Retailers with shopping apps now see majority of e-commerce sales from mobile

For many retailers, mobile traffic equals or exceeds desktop traffic. Now, according to Criteo’s latest commerce report (Q4 2017), mobile sales represent the majority of total e-commerce for retailers with successful shopping apps.

Retailers that have both mobile sites and apps are seeing, on average, two-thirds of their online sales coming from mobile devices, according to the report. In the chart below, black is desktop sales, orange is mobile web and yellow is app-based sales.

As you might expect, conversion rates on mobile apps are higher, roughly 3x greater than on the mobile web. This may be because the user experience is better in apps, including the checkout process. But it may also partly be because those who download and use retail apps are more loyal and inclined to buy from those retailers in the first place.

Those most mobile commerce transactions happen within apps, Criteo said that more than a quarter (26 percent) of all desktop transactions were preceded by a mobile click. More broadly, 41 percent of desktop conversions were influenced by or began on another device.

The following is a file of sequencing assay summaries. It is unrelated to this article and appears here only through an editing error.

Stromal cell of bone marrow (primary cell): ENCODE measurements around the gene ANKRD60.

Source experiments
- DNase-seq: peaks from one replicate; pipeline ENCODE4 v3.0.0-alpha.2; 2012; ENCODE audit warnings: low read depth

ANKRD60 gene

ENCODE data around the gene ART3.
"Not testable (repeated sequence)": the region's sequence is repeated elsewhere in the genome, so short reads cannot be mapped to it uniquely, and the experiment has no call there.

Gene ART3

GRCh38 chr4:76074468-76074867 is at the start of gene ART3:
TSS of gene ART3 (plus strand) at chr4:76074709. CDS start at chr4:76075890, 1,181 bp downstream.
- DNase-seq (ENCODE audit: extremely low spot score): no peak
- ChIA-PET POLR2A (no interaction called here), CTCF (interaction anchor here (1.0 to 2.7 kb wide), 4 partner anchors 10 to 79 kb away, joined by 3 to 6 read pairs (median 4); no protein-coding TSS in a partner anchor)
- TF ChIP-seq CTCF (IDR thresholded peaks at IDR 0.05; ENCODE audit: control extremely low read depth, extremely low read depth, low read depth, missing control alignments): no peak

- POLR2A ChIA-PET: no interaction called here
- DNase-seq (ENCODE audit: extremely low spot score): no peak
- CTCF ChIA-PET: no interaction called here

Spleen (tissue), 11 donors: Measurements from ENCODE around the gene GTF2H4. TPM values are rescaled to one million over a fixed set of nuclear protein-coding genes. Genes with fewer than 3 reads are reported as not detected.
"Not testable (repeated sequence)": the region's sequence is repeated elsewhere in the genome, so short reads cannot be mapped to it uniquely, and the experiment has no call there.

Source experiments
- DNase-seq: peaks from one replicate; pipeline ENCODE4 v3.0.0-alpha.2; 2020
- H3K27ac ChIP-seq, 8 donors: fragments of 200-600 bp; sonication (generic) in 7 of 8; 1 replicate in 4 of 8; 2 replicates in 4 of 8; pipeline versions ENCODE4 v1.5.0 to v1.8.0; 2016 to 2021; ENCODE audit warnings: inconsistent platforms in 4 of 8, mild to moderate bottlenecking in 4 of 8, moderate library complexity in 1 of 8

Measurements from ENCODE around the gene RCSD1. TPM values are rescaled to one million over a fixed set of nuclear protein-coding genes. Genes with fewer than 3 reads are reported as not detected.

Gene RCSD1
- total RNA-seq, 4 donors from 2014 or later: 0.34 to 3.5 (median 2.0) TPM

Criteo explains that “retailers with low mobile sales get more cross-device transactions.” This may be because the mobile experience is poor and determined buyers are moving to the desktop to complete the intended purchase. But there’s also probably some “leakage” or lost sales as a result of that cross-device leap.

The report also argues for combining cross-device and offline data to improve targeting and efficiency. And it points out that so-called omnichannel shoppers have greater lifetime value and drive a higher percentage of sales than other customers.

This makes logical sense but again hints at a bit of a chicken-and-egg issue: Do they spend more across platforms because they’re more loyal to begin with, or does a successful omnichannel experience encourage more loyalty and spending?

About The Author

Greg Sterling
Greg Sterling is a Contributing Editor at Search Engine Land. He writes a personal blog, Screenwerk, about connecting the dots between digital media and real-world consumer behavior. He is also VP of Strategy and Insights for the Local Search Association. Follow him on Twitter or find him at Google+.